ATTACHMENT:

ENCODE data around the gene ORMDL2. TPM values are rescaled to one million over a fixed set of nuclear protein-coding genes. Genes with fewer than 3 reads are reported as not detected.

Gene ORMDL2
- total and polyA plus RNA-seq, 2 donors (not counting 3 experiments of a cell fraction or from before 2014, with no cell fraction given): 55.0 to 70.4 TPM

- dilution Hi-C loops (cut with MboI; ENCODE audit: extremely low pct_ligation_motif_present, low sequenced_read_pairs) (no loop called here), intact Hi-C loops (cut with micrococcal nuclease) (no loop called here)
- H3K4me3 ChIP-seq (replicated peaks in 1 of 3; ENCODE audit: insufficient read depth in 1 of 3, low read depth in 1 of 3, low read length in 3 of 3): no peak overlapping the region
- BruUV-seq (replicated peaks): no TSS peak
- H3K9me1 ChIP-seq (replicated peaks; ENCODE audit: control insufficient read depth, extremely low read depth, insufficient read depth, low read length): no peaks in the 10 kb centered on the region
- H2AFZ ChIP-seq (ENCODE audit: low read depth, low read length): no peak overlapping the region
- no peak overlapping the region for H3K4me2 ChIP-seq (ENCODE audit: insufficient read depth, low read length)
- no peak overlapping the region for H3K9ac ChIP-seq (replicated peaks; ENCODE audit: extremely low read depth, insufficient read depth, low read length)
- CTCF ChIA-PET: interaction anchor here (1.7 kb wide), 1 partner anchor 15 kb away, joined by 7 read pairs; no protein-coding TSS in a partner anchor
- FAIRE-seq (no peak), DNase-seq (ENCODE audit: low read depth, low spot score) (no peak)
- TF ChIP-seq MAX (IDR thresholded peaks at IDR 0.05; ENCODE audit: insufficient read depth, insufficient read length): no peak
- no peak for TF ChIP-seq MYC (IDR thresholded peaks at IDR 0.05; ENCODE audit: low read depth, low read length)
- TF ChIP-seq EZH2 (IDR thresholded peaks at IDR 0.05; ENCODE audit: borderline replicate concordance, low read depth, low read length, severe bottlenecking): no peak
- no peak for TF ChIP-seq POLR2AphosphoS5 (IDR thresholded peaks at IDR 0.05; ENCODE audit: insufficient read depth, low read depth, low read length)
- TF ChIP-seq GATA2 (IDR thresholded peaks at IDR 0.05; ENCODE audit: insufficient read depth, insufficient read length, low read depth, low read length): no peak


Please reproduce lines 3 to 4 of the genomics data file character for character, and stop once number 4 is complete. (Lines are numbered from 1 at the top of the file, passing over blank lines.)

- total and polyA plus RNA-seq, 2 donors (not counting 3 experiments of a cell fraction or from before 2014, with no cell fraction given): 55.0 to 70.4 TPM

- dilution Hi-C loops (cut with MboI; ENCODE audit: extremely low pct_ligation_motif_present, low sequenced_read_pairs) (no loop called here), intact Hi-C loops (cut with micrococcal nuclease) (no loop called here)